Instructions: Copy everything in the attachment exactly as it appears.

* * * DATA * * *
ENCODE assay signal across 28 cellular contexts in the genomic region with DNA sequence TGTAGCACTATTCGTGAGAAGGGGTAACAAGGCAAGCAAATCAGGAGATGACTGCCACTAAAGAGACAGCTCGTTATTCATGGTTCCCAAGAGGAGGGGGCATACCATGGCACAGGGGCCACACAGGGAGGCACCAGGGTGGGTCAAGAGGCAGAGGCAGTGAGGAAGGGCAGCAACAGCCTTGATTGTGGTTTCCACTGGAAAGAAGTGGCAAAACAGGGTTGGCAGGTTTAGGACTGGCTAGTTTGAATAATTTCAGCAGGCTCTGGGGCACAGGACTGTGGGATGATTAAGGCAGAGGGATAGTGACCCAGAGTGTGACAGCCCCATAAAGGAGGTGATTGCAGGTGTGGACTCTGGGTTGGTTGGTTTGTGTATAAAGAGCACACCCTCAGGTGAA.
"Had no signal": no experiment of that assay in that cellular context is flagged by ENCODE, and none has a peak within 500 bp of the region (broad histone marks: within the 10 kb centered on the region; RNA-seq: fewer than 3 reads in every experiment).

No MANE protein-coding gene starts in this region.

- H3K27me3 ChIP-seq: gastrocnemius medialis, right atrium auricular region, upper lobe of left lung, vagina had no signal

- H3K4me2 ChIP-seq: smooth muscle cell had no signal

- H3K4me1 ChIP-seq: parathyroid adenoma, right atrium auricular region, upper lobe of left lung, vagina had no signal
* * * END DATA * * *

ENCODE assay signal across 28 cellular contexts in the genomic region with DNA sequence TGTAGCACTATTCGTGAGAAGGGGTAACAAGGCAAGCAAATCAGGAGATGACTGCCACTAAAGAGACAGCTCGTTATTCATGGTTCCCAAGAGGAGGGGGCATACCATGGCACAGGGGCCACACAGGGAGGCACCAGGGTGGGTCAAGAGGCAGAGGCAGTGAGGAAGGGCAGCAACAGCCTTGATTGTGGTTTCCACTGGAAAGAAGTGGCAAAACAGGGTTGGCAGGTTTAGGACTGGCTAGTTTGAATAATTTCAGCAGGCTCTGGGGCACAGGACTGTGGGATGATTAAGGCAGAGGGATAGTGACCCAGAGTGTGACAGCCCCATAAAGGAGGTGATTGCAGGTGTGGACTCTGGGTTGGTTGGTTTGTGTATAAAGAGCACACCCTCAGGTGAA.
"Had no signal": no experiment of that assay in that cellular context is flagged by ENCODE, and none has a peak within 500 bp of the region (broad histone marks: within the 10 kb centered on the region; RNA-seq: fewer than 3 reads in every experiment).

No MANE protein-coding gene starts in this region.

- H3K27me3 ChIP-seq: gastrocnemius medialis, right atrium auricular region, upper lobe of left lung, vagina had no signal

- H3K4me2 ChIP-seq: smooth muscle cell had no signal

- H3K4me1 ChIP-seq: parathyroid adenoma, right atrium auricular region, upper lobe of left lung, vagina had no signal